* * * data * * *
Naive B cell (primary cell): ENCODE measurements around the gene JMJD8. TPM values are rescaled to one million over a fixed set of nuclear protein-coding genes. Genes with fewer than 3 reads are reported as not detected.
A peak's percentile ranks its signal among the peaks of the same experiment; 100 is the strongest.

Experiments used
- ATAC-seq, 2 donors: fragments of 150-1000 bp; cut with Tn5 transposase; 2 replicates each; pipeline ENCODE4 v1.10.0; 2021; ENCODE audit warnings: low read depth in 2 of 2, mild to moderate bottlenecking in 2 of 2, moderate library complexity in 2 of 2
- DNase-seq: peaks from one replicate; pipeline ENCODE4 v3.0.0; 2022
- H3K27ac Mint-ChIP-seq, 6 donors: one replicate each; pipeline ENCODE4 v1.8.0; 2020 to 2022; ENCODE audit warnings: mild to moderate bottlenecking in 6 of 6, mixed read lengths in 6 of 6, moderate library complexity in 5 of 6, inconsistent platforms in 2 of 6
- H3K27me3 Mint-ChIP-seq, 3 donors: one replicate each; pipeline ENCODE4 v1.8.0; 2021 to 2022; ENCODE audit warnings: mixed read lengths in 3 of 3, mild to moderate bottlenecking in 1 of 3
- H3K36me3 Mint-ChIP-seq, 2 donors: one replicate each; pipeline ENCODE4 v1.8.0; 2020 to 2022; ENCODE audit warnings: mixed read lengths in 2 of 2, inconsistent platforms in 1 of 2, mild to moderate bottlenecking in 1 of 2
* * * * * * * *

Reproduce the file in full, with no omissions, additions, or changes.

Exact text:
Naive B cell (primary cell): ENCODE measurements around the gene JMJD8. TPM values are rescaled to one million over a fixed set of nuclear protein-coding genes. Genes with fewer than 3 reads are reported as not detected.
A peak's percentile ranks its signal among the peaks of the same experiment; 100 is the strongest.

Experiments used
- ATAC-seq, 2 donors: fragments of 150-1000 bp; cut with Tn5 transposase; 2 replicates each; pipeline ENCODE4 v1.10.0; 2021; ENCODE audit warnings: low read depth in 2 of 2, mild to moderate bottlenecking in 2 of 2, moderate library complexity in 2 of 2
- DNase-seq: peaks from one replicate; pipeline ENCODE4 v3.0.0; 2022
- H3K27ac Mint-ChIP-seq, 6 donors: one replicate each; pipeline ENCODE4 v1.8.0; 2020 to 2022; ENCODE audit warnings: mild to moderate bottlenecking in 6 of 6, mixed read lengths in 6 of 6, moderate library complexity in 5 of 6, inconsistent platforms in 2 of 6
- H3K27me3 Mint-ChIP-seq, 3 donors: one replicate each; pipeline ENCODE4 v1.8.0; 2021 to 2022; ENCODE audit warnings: mixed read lengths in 3 of 3, mild to moderate bottlenecking in 1 of 3
- H3K36me3 Mint-ChIP-seq, 2 donors: one replicate each; pipeline ENCODE4 v1.8.0; 2020 to 2022; ENCODE audit warnings: mixed read lengths in 2 of 2, inconsistent platforms in 1 of 2, mild to moderate bottlenecking in 1 of 2